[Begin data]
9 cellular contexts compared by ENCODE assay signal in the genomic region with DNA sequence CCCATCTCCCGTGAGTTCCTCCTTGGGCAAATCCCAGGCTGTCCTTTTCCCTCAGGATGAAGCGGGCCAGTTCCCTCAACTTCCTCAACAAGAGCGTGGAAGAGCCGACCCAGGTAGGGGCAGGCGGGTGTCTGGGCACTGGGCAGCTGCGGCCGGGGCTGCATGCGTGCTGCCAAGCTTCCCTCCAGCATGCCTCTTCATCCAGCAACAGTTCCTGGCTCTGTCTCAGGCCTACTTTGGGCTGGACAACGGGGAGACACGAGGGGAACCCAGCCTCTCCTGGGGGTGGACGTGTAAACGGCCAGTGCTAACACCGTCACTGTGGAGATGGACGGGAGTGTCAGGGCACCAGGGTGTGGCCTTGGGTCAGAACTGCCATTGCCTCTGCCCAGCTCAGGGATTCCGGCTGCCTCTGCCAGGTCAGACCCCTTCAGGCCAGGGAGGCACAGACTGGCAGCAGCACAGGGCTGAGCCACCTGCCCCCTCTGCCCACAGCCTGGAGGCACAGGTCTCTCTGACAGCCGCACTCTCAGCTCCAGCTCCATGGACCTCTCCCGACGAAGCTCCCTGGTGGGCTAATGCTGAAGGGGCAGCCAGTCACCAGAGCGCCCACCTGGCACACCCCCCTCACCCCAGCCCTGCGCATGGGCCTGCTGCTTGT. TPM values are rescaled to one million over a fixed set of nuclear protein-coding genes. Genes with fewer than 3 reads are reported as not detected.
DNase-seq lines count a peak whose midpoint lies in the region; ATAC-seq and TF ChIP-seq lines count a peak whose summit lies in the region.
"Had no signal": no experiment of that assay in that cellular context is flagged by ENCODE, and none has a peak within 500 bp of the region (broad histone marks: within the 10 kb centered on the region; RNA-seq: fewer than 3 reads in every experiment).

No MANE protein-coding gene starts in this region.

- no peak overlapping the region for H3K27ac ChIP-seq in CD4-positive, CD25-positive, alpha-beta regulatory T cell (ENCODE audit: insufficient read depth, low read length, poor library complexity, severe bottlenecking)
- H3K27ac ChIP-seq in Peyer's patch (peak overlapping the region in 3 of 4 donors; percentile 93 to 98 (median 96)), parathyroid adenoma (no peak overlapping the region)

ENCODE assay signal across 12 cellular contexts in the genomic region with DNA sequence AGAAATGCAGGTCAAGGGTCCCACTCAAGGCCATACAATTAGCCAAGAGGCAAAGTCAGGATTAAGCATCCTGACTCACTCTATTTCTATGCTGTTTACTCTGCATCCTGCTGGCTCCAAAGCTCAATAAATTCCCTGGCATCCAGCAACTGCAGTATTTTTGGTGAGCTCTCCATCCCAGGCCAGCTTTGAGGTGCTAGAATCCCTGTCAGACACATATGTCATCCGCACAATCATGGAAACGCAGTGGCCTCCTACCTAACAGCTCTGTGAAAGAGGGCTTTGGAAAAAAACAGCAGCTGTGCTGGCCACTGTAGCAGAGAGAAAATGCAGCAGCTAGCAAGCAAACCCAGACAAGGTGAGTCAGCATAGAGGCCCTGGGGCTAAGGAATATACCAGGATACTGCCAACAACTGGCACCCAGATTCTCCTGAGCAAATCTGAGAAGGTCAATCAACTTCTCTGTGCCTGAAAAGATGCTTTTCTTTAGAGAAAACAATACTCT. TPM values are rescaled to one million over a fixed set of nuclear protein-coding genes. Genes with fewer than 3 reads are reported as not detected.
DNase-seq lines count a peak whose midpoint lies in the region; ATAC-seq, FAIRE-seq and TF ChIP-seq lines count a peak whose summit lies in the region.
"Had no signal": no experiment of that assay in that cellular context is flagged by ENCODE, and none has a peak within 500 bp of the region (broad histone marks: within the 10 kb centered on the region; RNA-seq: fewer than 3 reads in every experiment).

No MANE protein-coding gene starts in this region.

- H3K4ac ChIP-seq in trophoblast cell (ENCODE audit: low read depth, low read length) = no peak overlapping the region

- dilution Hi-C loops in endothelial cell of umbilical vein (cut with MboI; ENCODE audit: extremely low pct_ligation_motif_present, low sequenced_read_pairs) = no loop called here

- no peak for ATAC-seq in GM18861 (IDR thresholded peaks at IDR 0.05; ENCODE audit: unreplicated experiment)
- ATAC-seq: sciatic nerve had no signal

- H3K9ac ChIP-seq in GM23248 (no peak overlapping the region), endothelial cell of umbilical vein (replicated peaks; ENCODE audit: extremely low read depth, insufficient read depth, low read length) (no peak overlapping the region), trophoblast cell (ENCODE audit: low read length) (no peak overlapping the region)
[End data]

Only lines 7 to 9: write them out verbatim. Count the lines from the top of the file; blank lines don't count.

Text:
ENCODE assay signal across 12 cellular contexts in the genomic region with DNA sequence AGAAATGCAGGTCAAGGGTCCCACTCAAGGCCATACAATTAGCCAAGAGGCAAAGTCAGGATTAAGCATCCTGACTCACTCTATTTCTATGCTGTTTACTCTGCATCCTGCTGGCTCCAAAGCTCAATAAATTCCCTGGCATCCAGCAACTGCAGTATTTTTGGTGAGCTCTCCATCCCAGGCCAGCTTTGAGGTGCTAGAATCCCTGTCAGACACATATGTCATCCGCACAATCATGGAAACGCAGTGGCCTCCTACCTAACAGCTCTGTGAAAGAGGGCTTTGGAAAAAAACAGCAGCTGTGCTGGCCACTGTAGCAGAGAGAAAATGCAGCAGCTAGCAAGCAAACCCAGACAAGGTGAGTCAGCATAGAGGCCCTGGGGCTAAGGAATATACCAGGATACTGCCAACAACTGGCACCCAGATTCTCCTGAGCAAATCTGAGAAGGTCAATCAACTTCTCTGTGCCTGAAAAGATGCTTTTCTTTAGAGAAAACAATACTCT. TPM values are rescaled to one million over a fixed set of nuclear protein-coding genes. Genes with fewer than 3 reads are reported as not detected.
DNase-seq lines count a peak whose midpoint lies in the region; ATAC-seq, FAIRE-seq and TF ChIP-seq lines count a peak whose summit lies in the region.
"Had no signal": no experiment of that assay in that cellular context is flagged by ENCODE, and none has a peak within 500 bp of the region (broad histone marks: within the 10 kb centered on the region; RNA-seq: fewer than 3 reads in every experiment).